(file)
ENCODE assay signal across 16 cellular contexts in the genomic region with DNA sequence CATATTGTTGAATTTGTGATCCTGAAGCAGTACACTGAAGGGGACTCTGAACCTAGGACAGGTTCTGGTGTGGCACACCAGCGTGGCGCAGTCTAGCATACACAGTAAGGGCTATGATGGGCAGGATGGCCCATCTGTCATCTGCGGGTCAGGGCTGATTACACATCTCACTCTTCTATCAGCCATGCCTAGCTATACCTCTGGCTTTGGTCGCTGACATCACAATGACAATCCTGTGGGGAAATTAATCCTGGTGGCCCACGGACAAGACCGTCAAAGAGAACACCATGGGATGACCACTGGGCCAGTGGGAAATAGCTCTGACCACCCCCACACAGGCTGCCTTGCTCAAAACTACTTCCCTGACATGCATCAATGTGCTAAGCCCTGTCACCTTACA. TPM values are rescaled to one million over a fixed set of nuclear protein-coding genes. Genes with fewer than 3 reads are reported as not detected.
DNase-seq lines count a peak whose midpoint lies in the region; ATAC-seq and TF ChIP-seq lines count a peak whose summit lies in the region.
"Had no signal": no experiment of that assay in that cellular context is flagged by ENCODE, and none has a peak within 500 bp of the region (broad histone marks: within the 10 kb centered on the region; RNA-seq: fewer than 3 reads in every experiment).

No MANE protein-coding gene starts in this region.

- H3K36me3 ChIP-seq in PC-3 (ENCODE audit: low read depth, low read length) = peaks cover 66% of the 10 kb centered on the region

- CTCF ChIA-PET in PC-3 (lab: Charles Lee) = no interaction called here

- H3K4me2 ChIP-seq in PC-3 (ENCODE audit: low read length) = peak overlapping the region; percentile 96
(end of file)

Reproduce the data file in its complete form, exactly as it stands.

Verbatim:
ENCODE assay signal across 16 cellular contexts in the genomic region with DNA sequence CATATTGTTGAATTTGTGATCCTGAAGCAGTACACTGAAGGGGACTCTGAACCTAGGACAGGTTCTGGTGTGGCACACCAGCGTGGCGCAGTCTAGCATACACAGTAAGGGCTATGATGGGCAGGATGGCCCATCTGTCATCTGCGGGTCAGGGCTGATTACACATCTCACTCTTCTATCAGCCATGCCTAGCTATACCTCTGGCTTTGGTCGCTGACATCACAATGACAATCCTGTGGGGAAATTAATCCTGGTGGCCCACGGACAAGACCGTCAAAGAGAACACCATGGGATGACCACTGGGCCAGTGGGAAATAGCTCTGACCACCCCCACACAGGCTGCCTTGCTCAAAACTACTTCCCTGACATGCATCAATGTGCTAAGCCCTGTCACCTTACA. TPM values are rescaled to one million over a fixed set of nuclear protein-coding genes. Genes with fewer than 3 reads are reported as not detected.
DNase-seq lines count a peak whose midpoint lies in the region; ATAC-seq and TF ChIP-seq lines count a peak whose summit lies in the region.
"Had no signal": no experiment of that assay in that cellular context is flagged by ENCODE, and none has a peak within 500 bp of the region (broad histone marks: within the 10 kb centered on the region; RNA-seq: fewer than 3 reads in every experiment).

No MANE protein-coding gene starts in this region.

- H3K36me3 ChIP-seq in PC-3 (ENCODE audit: low read depth, low read length) = peaks cover 66% of the 10 kb centered on the region

- CTCF ChIA-PET in PC-3 (lab: Charles Lee) = no interaction called here

- H3K4me2 ChIP-seq in PC-3 (ENCODE audit: low read length) = peak overlapping the region; percentile 96